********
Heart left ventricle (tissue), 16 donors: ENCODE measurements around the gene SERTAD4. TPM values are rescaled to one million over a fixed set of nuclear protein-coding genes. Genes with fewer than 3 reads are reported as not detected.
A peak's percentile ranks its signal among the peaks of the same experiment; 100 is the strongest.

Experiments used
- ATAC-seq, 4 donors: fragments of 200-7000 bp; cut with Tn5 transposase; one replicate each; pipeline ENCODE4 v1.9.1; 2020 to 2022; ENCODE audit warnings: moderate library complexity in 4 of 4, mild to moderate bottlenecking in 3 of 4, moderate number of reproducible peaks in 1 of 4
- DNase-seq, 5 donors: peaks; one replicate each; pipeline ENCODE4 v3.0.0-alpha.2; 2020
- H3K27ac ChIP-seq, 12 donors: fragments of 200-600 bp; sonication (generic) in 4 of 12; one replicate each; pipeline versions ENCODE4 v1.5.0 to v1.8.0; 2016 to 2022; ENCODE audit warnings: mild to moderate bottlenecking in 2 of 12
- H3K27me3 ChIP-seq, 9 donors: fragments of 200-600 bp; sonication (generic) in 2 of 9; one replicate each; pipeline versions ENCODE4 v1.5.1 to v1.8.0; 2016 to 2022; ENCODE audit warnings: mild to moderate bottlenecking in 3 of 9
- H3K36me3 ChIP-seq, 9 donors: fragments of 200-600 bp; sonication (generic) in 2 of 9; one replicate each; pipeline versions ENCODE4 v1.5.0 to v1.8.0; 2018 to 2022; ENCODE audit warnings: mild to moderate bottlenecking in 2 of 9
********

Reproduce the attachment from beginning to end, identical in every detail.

Heart left ventricle (tissue), 16 donors: ENCODE measurements around the gene SERTAD4. TPM values are rescaled to one million over a fixed set of nuclear protein-coding genes. Genes with fewer than 3 reads are reported as not detected.
A peak's percentile ranks its signal among the peaks of the same experiment; 100 is the strongest.

Experiments used
- ATAC-seq, 4 donors: fragments of 200-7000 bp; cut with Tn5 transposase; one replicate each; pipeline ENCODE4 v1.9.1; 2020 to 2022; ENCODE audit warnings: moderate library complexity in 4 of 4, mild to moderate bottlenecking in 3 of 4, moderate number of reproducible peaks in 1 of 4
- DNase-seq, 5 donors: peaks; one replicate each; pipeline ENCODE4 v3.0.0-alpha.2; 2020
- H3K27ac ChIP-seq, 12 donors: fragments of 200-600 bp; sonication (generic) in 4 of 12; one replicate each; pipeline versions ENCODE4 v1.5.0 to v1.8.0; 2016 to 2022; ENCODE audit warnings: mild to moderate bottlenecking in 2 of 12
- H3K27me3 ChIP-seq, 9 donors: fragments of 200-600 bp; sonication (generic) in 2 of 9; one replicate each; pipeline versions ENCODE4 v1.5.1 to v1.8.0; 2016 to 2022; ENCODE audit warnings: mild to moderate bottlenecking in 3 of 9
- H3K36me3 ChIP-seq, 9 donors: fragments of 200-600 bp; sonication (generic) in 2 of 9; one replicate each; pipeline versions ENCODE4 v1.5.0 to v1.8.0; 2018 to 2022; ENCODE audit warnings: mild to moderate bottlenecking in 2 of 9